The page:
Epstein Barr Virus Linked to Autoimmune Disease

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“The major environmental risk factors for SAD (systemic autoimmune disorder) development are infections, including Epstein-Barr virus (EBV) infection.” (1) –Clinical and Developmental Immunology

The Epstein Barr Virus (EBV), known for causing infectious mononucleosis, may also cause systemic autoimmune disorders (SADs) such as Lupus, Crohn’s Disease, Eczema, Grave’s Disease, and Rheumatoid arthritis (RA). Many other disorders have also been linked to EBV according to a new study. Authors wrote that long-term infection with the virus may be a central cause of these disorders. “Epstein-Barr virus (EBV) infection…is suspected to have a central role in the pathogenesis of SADs (1).”

In addition, EBV is associated with several rare cancers. “EBV has for decades been associated with induction of various cancers, including lymphoid malignancies (e.g., Burkitt’s lymphoma) and epithelial cell malignancies (e.g., nasopharyngeal carcinoma) (1).”

autoimmune disorder

Rheumatoid arthritis (RA), in particular, may be associated with EBV infection.

For example, RA patients have been shown to have very high levels of EBV DNA. As study researchers wrote, “By the use of several methods including in situ hybridization and PCR, presence of EBV DNA/RNA has been demonstrated in PBMCs (peripheral blood mononuclear cells), saliva, synovial fluid, and synovial membranes of RA patients. Furthermore, 10-fold higher frequencies of EBV-infected B-cells have been observed in RA patients compared to healthy controls (1).”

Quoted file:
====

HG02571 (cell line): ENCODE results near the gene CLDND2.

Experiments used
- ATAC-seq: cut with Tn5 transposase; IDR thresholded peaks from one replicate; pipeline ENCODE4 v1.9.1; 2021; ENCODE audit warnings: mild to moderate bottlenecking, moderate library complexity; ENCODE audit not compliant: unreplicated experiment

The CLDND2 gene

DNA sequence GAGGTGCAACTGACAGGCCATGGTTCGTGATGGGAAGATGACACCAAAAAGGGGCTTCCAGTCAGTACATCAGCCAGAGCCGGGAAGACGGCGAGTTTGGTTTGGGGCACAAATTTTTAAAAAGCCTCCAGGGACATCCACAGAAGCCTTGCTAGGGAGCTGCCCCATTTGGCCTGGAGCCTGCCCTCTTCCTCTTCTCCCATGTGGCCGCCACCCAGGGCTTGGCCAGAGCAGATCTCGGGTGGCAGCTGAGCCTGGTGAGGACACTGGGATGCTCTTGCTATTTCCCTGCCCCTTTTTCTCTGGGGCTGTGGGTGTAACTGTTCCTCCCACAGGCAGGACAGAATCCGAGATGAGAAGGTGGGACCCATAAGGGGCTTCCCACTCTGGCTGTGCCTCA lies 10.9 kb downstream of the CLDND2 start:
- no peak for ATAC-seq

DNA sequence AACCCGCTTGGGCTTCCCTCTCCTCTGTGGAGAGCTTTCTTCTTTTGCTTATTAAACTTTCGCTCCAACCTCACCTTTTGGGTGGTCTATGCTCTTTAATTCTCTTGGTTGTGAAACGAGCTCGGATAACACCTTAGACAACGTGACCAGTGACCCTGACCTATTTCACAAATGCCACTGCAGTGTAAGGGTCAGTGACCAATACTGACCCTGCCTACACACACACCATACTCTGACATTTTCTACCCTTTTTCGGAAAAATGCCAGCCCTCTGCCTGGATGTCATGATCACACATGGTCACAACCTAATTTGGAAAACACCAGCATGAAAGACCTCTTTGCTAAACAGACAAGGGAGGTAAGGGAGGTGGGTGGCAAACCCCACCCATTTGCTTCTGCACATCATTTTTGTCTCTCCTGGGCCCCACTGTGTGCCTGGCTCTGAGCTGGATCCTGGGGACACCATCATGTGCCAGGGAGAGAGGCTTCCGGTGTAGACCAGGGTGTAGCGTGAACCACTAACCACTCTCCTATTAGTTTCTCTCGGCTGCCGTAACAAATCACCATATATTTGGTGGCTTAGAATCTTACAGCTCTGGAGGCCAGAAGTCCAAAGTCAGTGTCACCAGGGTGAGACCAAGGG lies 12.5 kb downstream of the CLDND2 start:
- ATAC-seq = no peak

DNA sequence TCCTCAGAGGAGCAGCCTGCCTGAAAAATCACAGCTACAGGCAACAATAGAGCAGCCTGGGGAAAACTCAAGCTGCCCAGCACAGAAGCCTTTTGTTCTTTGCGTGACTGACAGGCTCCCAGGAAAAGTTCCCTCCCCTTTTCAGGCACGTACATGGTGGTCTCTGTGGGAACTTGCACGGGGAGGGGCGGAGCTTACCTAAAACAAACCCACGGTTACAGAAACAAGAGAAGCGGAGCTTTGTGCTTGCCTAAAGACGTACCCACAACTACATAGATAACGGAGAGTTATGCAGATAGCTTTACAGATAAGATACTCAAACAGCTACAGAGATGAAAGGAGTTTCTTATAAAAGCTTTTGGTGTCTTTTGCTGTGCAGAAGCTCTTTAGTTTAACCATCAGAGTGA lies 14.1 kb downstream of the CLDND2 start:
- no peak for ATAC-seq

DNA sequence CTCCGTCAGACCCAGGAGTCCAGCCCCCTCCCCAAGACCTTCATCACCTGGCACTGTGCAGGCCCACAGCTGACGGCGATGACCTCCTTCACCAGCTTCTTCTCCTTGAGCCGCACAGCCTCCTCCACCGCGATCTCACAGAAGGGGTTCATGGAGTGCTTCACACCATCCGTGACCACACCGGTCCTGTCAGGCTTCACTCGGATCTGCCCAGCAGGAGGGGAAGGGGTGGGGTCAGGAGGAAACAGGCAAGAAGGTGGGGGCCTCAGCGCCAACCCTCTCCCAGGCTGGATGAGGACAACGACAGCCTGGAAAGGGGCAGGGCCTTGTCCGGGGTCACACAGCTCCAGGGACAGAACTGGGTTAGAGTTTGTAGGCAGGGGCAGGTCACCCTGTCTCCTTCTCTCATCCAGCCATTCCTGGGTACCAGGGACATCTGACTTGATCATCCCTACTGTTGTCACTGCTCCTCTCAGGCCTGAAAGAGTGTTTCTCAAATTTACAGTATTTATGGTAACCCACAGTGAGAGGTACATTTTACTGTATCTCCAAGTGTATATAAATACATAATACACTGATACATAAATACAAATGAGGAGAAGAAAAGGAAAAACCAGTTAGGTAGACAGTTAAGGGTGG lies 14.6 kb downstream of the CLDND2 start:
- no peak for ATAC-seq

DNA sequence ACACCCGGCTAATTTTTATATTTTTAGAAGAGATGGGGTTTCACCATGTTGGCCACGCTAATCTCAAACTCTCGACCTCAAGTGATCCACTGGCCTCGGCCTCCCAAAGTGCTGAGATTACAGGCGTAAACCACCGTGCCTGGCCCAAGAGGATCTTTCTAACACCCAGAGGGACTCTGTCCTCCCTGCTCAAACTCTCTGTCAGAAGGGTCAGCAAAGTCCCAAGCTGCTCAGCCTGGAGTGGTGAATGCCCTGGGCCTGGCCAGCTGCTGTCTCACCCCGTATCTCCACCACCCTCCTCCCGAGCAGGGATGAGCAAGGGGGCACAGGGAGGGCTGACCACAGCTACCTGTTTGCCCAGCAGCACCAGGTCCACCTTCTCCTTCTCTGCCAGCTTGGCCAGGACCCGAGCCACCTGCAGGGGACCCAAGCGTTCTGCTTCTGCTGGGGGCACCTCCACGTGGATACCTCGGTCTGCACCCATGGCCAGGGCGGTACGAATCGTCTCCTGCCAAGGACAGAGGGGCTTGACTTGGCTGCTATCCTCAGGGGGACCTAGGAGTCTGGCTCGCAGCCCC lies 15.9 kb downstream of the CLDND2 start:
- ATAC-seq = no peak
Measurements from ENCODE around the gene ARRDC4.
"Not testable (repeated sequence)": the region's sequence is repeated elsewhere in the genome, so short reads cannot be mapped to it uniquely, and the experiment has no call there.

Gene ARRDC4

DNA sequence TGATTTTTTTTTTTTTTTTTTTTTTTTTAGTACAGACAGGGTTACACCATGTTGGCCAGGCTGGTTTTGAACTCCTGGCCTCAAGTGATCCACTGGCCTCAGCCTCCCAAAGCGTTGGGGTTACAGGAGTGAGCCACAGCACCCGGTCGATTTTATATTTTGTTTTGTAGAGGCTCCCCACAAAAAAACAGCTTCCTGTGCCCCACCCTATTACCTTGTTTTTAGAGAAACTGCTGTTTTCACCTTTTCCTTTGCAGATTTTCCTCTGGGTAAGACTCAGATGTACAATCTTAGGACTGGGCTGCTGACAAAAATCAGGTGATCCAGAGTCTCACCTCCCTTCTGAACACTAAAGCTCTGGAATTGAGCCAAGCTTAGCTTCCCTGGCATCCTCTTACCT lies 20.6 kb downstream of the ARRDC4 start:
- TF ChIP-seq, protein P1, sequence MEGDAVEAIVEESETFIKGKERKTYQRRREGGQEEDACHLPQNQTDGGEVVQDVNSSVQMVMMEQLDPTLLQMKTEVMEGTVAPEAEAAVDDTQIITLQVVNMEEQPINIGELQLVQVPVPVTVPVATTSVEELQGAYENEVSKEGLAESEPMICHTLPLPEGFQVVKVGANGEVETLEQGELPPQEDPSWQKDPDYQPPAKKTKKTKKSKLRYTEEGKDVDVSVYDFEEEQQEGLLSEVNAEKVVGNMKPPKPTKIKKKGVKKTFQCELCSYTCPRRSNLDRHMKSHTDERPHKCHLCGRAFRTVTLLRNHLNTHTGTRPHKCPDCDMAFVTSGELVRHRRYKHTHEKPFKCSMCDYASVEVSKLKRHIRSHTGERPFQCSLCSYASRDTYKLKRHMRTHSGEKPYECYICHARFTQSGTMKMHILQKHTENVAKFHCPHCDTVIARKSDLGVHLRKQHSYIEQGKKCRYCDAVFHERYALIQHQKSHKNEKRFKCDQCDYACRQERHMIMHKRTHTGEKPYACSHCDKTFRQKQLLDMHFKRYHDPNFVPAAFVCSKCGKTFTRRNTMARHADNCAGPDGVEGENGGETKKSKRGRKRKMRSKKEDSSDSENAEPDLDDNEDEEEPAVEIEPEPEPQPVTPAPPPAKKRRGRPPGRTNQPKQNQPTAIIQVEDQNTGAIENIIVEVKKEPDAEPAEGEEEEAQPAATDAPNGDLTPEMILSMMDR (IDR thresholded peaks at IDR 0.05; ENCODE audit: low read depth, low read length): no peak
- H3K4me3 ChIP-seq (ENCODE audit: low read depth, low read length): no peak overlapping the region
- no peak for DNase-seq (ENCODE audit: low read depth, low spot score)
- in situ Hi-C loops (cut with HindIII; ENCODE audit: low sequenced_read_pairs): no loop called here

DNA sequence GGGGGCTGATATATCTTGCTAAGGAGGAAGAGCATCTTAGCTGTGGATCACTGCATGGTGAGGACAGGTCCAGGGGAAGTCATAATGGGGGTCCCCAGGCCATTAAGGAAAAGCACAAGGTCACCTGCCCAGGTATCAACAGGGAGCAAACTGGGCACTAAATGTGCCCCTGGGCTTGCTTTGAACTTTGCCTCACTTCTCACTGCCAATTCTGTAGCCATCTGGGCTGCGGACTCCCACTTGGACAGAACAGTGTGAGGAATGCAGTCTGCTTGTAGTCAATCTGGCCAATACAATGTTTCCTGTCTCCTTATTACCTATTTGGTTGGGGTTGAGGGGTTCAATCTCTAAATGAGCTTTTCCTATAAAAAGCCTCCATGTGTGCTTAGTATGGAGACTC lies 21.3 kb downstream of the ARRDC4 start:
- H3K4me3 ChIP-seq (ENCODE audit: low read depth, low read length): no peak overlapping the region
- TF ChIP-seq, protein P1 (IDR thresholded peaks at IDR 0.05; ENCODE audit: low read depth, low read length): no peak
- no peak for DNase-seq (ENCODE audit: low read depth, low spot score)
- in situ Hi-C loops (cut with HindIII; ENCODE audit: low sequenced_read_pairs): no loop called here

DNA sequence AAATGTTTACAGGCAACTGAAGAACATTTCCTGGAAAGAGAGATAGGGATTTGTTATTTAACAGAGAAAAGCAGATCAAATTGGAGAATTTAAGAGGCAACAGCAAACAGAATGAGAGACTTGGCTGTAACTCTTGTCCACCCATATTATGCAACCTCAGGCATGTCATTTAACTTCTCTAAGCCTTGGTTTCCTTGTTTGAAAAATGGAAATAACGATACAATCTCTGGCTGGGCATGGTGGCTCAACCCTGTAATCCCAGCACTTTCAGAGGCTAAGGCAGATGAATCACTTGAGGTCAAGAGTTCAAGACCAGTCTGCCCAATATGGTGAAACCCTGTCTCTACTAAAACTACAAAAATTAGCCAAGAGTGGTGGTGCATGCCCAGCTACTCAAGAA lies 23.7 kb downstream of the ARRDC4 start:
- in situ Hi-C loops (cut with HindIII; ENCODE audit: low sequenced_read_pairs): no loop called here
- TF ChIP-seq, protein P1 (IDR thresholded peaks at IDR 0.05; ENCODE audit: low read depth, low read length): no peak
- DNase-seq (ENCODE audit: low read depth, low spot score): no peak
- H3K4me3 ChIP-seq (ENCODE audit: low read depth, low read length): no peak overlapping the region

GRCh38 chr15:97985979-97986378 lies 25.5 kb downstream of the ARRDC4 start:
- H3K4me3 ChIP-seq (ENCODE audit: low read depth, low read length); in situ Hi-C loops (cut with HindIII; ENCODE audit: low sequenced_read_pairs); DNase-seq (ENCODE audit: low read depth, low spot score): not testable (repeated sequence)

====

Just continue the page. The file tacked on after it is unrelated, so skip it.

In addition, RA patients have also been shown to have very high numbers of the Epstein Barr Virus in their systems, specifically in their immune T-cells. Study authors noted that “research has revealed increased viral load, high titers of EBV-directed antibodies, and decreased cell-mediated control of EBV in RA patients compared to healthy controls, and suggested a role for infiltrated EBV-specific T-cells in synovial (the fluid in joints) inflammation of RA patients (1).”

In other words, the interaction between an individual’s immune system and the Epstein Barr Virus may be causing many harmful conditions. As stated in the study “the constant interplay between the host’s immune response and EBV immune-modulating proteins may result in individual disease patterns… (1).”

The bottom line?

Time and again, we find that the Epstein Barr Virus (EBV) takes advantage of a person’s weak immune system.


(1) Anette Holck Draborg, Karen Duus, and Gunnar Houen “Epstein-Barr Virus in Systemic Autoimmune Diseases” Clinical and Developmental Immunology Volume 2013 (2013), Article ID 535738

(2) Hanan Polansky, Edan Itzkovitz “Gene-Eden-VIR Is Antiviral: Results of a Post Marketing Clinical Study” Published in Pharmacology & Pharmacy Vol.4 No.6A, September 2013


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